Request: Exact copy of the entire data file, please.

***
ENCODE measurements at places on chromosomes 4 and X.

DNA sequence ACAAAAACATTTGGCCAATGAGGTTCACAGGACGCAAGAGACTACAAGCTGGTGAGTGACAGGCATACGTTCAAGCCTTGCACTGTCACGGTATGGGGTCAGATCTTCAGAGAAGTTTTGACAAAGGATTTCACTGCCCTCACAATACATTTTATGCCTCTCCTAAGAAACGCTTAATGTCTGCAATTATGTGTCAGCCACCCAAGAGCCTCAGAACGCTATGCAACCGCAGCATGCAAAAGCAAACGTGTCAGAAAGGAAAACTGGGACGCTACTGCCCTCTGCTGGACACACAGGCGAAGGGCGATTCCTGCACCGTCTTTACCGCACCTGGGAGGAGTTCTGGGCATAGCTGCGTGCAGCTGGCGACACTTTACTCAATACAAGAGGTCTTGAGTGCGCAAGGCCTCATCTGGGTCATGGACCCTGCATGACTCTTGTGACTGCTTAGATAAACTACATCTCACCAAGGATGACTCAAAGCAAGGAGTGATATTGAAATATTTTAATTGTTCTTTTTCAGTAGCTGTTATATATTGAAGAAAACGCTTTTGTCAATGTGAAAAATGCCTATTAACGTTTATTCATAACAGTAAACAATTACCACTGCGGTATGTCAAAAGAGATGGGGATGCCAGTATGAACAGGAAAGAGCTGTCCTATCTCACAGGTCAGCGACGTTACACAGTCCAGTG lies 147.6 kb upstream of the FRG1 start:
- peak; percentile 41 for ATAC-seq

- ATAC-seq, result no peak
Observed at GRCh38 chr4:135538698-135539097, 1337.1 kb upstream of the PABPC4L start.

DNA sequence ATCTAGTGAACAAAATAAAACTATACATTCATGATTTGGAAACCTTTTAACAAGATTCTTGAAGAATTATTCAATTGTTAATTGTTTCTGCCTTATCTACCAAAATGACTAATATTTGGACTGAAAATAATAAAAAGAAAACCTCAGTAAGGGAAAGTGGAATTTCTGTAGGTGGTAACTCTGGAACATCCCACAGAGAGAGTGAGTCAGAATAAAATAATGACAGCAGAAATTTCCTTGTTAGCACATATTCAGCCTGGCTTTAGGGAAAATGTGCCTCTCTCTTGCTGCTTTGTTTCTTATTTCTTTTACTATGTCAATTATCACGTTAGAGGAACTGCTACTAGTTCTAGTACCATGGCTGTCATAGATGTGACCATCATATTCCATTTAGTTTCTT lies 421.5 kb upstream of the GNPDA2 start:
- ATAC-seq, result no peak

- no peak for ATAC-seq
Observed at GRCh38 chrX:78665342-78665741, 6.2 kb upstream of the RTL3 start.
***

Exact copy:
ENCODE measurements at places on chromosomes 4 and X.

DNA sequence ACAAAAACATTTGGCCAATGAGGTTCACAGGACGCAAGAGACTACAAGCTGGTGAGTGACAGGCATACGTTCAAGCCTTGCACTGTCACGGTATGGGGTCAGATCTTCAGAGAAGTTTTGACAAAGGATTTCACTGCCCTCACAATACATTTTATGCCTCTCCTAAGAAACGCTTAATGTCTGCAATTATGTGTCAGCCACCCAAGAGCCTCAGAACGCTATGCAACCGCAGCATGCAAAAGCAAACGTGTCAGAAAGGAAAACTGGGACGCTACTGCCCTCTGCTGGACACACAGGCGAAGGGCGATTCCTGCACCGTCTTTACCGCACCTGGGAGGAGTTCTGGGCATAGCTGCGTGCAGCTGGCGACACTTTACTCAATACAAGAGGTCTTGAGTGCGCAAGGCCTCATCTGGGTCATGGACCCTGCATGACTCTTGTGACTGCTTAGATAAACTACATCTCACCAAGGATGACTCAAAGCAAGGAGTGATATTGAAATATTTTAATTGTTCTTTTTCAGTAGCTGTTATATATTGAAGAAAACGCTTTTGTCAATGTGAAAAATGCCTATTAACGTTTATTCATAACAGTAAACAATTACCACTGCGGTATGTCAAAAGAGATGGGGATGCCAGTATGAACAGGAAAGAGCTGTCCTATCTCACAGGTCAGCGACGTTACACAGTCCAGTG lies 147.6 kb upstream of the FRG1 start:
- peak; percentile 41 for ATAC-seq

- ATAC-seq, result no peak
Observed at GRCh38 chr4:135538698-135539097, 1337.1 kb upstream of the PABPC4L start.

DNA sequence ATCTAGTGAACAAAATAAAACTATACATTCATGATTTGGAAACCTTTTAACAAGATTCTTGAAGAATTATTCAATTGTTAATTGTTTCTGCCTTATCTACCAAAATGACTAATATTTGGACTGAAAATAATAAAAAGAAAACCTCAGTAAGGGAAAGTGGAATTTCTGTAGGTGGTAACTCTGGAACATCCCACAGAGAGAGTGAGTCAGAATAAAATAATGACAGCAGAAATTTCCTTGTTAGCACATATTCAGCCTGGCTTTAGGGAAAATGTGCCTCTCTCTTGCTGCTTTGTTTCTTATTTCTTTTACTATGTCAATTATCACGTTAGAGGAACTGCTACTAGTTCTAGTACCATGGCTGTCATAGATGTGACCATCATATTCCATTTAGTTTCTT lies 421.5 kb upstream of the GNPDA2 start:
- ATAC-seq, result no peak

- no peak for ATAC-seq
Observed at GRCh38 chrX:78665342-78665741, 6.2 kb upstream of the RTL3 start.